Based on the real-life exploits of the Agojie, a band of elite female warriors that protected Benin (formerly the West African kingdom of Dahomey), “The Woman King” fictionalizes history to create an engaging story of female empowerment. The award-winning actor Viola Davis leads this film as General Nanisca, who trains young warriors to join the Agojie ranks under the advisement of King Ghezo (John Boyega). Director Gina Prince-Bythewood has accomplished the difficult feat of creating an engaging Hollywood blockbuster that still has heart and depth of character that makes it easily stand out.

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– Director: Jordan Peele – Metascore: 77 – Runtime: 130 minutes

“Nope” marks the third feature film by comedian-turned-horror master Jordan Peele. With his most grand and technologically advanced film to date, “Nope” also features one of the most horrifying cold opens of the year. The film follows a brother-sister duo of horse trainers in California named OJ (Daniel Kaluuya) and Emerald (Keke Palmer) whose lives get completely turned upside down when they discover a UFO has killed their father and taken up residence above their ranch. “Nope” is both a critique of the importance of spectacle in modern entertainment and an exploration of the exploitation of Black people and animals in cinema history.

– Director: Jean Luc Herbulot – Metascore: 78 – Runtime: 84 minutes

Set in the countries of Guinea-Bissau and Senegal during the real-life historical coup of Guinea-Bissau in 2003, “Saloum” follows a trio of mercenaries who are stranded in an isolated camp following an extraction. “Saloum” is a brilliant example of genre hybridity, with Richard Kuipers of Variety describing the film as a combination of “Spaghetti Westerns, samurai dramas, and classic monster movies” while still being a wholly African film. Despite the various genre and tonal shifts, director Jean Luc Herbulot creates a cohesive and engaging film that successfully creeps audiences out with its chilling supernatural events.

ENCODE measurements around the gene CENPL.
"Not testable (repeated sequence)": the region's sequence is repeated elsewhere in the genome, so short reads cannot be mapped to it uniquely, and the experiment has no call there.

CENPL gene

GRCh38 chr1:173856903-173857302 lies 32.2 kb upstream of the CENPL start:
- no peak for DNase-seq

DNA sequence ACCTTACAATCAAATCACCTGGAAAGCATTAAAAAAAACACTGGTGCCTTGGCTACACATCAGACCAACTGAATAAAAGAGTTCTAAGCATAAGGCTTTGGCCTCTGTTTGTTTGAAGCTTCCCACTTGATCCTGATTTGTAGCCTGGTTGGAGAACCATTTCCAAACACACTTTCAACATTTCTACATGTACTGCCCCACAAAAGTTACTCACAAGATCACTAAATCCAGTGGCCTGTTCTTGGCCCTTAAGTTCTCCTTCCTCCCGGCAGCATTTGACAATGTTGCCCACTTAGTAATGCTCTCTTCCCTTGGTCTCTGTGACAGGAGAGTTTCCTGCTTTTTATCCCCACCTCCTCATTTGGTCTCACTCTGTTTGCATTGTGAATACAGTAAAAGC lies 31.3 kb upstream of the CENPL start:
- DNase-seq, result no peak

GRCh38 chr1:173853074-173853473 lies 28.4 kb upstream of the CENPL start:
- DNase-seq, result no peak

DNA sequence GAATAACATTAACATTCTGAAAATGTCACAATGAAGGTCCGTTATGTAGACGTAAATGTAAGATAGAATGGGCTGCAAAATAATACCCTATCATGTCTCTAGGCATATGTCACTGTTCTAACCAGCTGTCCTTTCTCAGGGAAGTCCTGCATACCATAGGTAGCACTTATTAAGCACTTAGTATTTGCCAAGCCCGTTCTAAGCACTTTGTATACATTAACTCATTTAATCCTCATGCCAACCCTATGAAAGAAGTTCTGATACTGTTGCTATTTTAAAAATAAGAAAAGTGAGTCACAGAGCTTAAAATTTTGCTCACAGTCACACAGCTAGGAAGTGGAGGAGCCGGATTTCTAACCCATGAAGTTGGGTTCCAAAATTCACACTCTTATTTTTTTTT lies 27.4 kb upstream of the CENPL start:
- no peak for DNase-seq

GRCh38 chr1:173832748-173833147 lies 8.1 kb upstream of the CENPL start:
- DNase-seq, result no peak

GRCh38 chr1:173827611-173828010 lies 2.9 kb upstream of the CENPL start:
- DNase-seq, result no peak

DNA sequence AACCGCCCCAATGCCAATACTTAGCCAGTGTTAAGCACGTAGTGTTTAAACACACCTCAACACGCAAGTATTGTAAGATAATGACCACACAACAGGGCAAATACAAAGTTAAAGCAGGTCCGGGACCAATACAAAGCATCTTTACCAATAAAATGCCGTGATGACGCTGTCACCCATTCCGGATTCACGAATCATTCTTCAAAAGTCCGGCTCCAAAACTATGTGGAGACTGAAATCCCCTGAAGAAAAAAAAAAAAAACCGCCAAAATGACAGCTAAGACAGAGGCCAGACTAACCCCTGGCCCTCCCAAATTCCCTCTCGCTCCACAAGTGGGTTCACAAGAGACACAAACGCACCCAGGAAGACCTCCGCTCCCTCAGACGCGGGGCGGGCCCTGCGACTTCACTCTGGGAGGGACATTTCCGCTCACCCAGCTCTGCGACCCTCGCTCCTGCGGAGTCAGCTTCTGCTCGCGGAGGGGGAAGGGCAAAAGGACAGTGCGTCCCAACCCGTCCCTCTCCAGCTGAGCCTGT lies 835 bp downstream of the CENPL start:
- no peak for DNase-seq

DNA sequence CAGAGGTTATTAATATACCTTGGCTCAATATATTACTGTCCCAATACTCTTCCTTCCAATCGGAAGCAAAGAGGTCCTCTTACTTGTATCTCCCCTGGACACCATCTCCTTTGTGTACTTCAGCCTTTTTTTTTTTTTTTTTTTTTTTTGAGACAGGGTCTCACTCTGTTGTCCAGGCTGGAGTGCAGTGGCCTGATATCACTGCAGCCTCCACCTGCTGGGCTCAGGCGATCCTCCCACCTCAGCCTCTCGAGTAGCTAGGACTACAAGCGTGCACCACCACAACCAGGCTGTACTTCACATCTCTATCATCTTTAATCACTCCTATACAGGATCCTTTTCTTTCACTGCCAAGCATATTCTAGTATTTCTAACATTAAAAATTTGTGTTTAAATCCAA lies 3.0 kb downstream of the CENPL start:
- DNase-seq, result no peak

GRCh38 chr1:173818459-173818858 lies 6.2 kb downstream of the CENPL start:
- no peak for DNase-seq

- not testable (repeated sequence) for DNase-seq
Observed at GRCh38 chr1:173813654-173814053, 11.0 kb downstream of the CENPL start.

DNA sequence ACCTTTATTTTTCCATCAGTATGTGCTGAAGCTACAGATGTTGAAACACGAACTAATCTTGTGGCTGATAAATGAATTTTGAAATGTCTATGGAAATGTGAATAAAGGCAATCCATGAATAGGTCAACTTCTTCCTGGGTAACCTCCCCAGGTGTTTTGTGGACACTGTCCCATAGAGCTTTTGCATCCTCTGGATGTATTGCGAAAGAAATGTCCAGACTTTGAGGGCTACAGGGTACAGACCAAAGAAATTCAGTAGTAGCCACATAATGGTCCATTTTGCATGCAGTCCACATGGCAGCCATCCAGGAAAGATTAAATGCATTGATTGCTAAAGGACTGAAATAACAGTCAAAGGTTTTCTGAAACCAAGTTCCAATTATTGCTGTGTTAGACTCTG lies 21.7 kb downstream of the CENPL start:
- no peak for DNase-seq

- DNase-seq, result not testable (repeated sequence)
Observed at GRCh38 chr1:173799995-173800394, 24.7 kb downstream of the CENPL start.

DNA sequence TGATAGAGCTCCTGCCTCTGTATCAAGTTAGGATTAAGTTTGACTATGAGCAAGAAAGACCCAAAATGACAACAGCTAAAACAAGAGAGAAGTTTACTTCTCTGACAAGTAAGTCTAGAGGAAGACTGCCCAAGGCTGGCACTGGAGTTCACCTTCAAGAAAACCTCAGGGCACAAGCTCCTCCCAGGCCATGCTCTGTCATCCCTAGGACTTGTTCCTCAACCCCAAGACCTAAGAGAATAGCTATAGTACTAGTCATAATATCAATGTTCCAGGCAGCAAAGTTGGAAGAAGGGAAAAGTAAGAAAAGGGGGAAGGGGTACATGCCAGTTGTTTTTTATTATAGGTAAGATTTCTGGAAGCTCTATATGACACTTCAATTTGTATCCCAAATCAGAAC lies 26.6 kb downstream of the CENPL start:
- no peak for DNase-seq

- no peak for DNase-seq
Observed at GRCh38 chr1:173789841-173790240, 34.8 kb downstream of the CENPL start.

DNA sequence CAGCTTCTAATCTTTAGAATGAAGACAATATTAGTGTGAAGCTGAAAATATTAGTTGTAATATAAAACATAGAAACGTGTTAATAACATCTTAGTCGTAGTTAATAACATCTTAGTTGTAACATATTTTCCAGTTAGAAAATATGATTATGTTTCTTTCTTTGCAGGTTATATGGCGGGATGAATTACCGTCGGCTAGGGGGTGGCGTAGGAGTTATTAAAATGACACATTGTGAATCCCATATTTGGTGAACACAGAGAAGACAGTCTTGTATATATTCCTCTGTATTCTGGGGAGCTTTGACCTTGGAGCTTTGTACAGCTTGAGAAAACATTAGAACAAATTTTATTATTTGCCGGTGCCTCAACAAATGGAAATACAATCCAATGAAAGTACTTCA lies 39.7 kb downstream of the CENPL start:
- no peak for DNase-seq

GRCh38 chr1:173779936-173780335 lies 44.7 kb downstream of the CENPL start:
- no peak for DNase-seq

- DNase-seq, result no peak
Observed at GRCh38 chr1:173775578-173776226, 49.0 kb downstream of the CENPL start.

– Director: Chinonye Chukwu – Metascore: 79 – Runtime: 130 minutes

The murder of Emmett Till is a deeply disturbing example of the racism present in American society. For its part, 2022’s “Till” seeks to highlight the fearless activism of Emmett’s mother, Mamie Till, while simultaneously exploring the ramifications of his death. “Till” is careful to avoid exploiting said death for shock value, with director Chinonye Chukwu promising not to depict any onscreen violence against Black characters. The film has been praised for its directing, cinematography, and performances, with particular attention to the brilliant performance of Danielle Deadwyler as Mamie, which has cemented her as a star.

#7. Louis Armstrong’s Black & Blues

– Director: Sacha Jenkins – Metascore: 80 – Runtime: 106 minutes

“Louis Armstrong’s Black & Blues” takes the structure of the documentary film and puts an artistic twist on it, modeling itself as a scrapbook. Indeed, director Sacha Jenkins was directly inspired by Louis Armstrong’s scrapbooks, which are exhibited in the film. Jenkins’ film takes us through Armstrong’s life, which is filled with charming anecdotes of his boyhood; interviews with other artists who knew him later in life; and a celebration of his musical performances that everyone knows and loves. However, the documentary does not shy away from asking the audience challenging questions about Armstrong’s public involvement, or lack thereof, with the civil rights movement in a nuanced way that does not condemn the man.

#6. Neptune Frost

– Directors: Anisia Uzeyman, Saul Williams – Metascore: 83 – Runtime: 105 minutes

Originally conceived as both a graphic novel and later a stage musical, “Neptune Frost” is a hybrid science fiction musical film with queer and anticapitalist themes. Falling into the genre of Afrofuturism, which illustrates conceptions of the future through a Black lens, this film follows a miner and an intersex hacker who find themselves in another dimension where they join a rebellion. “Neptune Frost” was created by the musician Saul Williams, who co-directs with his wife, Anisia Uzeyman. Together, the duo successfully creates a dreamlike yet energetic film with beautiful cinematography.

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#5. Is That Black Enough for You?!?

– Director: Elvis Mitchell – Metascore: 83 – Runtime: 135 minutes